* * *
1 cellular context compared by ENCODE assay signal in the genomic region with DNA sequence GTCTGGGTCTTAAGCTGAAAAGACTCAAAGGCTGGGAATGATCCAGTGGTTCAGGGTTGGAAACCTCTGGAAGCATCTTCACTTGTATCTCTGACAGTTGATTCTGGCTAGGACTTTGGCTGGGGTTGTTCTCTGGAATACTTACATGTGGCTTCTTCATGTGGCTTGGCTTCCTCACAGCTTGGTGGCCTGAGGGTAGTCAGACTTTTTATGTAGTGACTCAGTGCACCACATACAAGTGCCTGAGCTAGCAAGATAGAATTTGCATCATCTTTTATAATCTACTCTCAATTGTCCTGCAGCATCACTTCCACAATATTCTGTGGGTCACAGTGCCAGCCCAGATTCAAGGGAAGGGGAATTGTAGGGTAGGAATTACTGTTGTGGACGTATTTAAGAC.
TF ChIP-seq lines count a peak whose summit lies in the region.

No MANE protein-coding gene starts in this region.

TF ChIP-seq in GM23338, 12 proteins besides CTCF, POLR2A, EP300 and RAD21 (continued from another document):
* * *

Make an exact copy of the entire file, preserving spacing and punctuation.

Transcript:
1 cellular context compared by ENCODE assay signal in the genomic region with DNA sequence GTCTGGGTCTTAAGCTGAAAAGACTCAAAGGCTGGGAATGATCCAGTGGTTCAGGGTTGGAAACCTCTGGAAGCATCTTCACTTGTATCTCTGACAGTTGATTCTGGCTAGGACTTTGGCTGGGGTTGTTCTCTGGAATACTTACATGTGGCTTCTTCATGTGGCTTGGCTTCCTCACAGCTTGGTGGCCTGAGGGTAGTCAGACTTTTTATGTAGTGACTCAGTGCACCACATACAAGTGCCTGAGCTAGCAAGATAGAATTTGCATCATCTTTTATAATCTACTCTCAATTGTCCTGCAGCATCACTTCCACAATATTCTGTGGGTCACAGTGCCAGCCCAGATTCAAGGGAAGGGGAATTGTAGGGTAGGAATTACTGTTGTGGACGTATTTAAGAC.
TF ChIP-seq lines count a peak whose summit lies in the region.

No MANE protein-coding gene starts in this region.

TF ChIP-seq in GM23338, 12 proteins besides CTCF, POLR2A, EP300 and RAD21 (continued from another document):